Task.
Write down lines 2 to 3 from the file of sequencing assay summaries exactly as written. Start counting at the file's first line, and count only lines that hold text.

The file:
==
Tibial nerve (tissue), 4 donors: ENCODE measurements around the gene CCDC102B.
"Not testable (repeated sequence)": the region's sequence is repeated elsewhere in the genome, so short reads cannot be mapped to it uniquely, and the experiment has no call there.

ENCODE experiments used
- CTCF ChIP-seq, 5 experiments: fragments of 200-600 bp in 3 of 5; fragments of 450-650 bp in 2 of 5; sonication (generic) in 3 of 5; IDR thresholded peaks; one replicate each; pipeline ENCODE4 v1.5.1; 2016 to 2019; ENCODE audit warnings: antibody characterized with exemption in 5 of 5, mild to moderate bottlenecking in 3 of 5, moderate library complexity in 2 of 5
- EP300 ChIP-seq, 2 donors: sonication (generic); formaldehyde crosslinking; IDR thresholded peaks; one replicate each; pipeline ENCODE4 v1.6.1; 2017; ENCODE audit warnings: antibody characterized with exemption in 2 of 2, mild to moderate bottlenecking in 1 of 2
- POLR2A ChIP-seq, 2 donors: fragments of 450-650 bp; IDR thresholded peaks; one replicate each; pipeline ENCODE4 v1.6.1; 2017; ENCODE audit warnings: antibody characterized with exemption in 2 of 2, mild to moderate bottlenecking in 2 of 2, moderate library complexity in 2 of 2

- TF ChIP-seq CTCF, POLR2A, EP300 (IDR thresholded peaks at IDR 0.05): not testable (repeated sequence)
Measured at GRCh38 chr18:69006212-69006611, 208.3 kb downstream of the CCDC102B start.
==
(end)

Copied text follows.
"Not testable (repeated sequence)": the region's sequence is repeated elsewhere in the genome, so short reads cannot be mapped to it uniquely, and the experiment has no call there.

ENCODE experiments used